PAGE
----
Archive for category Design Patterns

Multiple Inheritance with Strategy Pattern

When I was introduced to programming languages like Java and C# (coming from C++), one of the things that I really missed was Multiple Inheritance. That is, in these languages we could not say something like:

class AllRounder : Batsman, Bowler { }

These languages offer interfaces to establish polymorphism. That is we can say (in C#):

class Batsman
{
     void Bat()
     {  Console.WriteLine("Do batting.");  }
}
interface IBowler
{
     void Bowl();
}
class Bowler : IBowler
{
     public void Bowl()
     {  Console.WriteLine("Do bowling.");  }
}
class AllRounder : Batsman, IBowler
{
     public void Bowl()
     {  Console.WriteLine("Do bowling.");  }
}

Do you see a problem here…? I do.

The problem is that the Bowl() is implemented twice, although the code it contains is by definition the same. Its a shame calling this code ‘Multiple inheritance’ because actually interfaces do not inherit anything. They just ensure a contract. The only feature of inheritance that interface provide is Polymorphism. You can say:

IBowler bowler = new AllRounder();
bowler.Bowl();

But the problem with duplication is that if we need changing Bowl() in the Bowler class we will almost always require changing the Bowl() implementation in the AllRounder class. The are a few ways to get around this. The key to all solutions I can think of at the moment is to introduce a layer of abstraction i.e. wrap the code of Bowl() into code commonly accessible to both. I’ll choose using the Strategy Pattern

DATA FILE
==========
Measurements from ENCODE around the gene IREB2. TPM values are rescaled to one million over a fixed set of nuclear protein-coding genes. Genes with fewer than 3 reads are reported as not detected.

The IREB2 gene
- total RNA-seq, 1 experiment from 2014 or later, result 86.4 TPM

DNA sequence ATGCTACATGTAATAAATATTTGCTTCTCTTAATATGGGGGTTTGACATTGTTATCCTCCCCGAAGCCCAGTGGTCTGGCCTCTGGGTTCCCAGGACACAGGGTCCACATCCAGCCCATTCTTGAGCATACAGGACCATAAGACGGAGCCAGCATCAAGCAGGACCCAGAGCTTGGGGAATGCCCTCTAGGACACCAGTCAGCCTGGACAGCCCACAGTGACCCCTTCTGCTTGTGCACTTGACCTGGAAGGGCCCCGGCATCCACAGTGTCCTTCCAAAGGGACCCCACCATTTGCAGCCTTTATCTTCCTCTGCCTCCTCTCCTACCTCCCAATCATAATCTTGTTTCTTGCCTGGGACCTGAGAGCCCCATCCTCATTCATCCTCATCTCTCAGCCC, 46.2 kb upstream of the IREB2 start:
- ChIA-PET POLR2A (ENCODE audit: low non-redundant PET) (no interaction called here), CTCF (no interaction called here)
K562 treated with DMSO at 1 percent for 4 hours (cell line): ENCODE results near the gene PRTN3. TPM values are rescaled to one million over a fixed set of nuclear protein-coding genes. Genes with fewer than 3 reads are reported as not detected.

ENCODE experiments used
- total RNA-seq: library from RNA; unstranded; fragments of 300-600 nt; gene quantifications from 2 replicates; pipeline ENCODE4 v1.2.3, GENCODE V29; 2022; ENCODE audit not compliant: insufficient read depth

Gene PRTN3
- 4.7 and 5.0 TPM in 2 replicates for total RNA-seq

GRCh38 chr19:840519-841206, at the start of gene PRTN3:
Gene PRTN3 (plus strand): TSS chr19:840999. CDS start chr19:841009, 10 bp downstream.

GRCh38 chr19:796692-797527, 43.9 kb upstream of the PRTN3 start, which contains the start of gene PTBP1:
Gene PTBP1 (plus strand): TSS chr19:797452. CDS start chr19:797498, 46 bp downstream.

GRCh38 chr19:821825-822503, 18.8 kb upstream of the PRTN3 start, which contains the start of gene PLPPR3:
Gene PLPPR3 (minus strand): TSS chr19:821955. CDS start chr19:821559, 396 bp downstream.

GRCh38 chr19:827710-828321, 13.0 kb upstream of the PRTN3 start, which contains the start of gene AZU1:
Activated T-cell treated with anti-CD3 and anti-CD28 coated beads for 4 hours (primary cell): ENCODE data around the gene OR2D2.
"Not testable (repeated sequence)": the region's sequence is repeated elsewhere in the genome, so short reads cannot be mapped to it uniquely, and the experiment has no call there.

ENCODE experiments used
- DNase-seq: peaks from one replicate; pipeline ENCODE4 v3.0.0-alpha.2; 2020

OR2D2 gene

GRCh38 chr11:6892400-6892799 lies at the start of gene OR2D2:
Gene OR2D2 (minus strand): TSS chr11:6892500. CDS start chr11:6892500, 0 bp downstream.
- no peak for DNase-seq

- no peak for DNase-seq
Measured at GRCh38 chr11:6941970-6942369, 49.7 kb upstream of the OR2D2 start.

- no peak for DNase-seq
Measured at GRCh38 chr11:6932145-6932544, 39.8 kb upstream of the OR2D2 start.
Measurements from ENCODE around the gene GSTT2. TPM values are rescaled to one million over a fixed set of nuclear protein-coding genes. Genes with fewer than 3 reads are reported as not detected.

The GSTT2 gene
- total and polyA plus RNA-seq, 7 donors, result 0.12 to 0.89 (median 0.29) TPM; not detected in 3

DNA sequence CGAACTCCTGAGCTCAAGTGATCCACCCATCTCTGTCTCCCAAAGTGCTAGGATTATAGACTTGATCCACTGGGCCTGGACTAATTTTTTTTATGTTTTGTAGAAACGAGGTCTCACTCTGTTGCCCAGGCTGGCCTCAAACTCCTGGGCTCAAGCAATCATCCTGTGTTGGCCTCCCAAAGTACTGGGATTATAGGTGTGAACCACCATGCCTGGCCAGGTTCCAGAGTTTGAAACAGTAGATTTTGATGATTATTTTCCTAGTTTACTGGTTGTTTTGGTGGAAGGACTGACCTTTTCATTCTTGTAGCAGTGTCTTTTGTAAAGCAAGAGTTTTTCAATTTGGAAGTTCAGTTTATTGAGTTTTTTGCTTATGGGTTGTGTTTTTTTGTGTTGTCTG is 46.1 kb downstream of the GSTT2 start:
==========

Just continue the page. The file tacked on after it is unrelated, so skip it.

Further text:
interface IBowlingBehavior
{
    void PerformBowling();
}
interface IBowler
{
    IBowlingBehavior BowlingBehavior { get; set; }
    void Bowl();
}
class Batsman
{
    void Bat()
    {  Console.WriteLine("Do batting.");  }
}
class Bowler : IBowler
{
    public IBowlingBehavior BowlingBehavior { get; set; }
    public void Bowl()
    {  BowlingBehavior.PerformBowling();  }
}
class AllRounder : Batsman, IBowler
{
    public IBowlingBehavior BowlingBehavior { get; set; }
    public void Bowl()
    {  BowlingBehavior.PerformBowling(); }
}
class DefaultBowlingBehavior : IBowlingBehavior
{
    public void PerformBowling()
    {  Console.WriteLine("Do bowling.");  }
}

This allows us to implement the bowling code in one place as well as select one of the many implementations of BowlingBehaviors at runtime!

class SpinBowlingBehavior : IBowlingBehavior
{
    public void PerformBowling()
    {  Console.WriteLine("Do spin bowling.");  }
}
class FastBowlingBehavior : IBowlingBehavior
{
    public void PerformBowling()
    {  Console.WriteLine("Do fast bowling.");  }
}

and later we can say…

Bowler fastBowler = new Bowler { BowlingBehavior = new FastBowlingBehavior() };
fastBowler.Bowl(); //Bowl Fast
fastBowler.Bowl(); //Bowl Fast
fastBowler.BowlingBehavior = new SpinBowlingBehavior();
fastBowler.Bowl(); //Bowl Slow, fool the batsman
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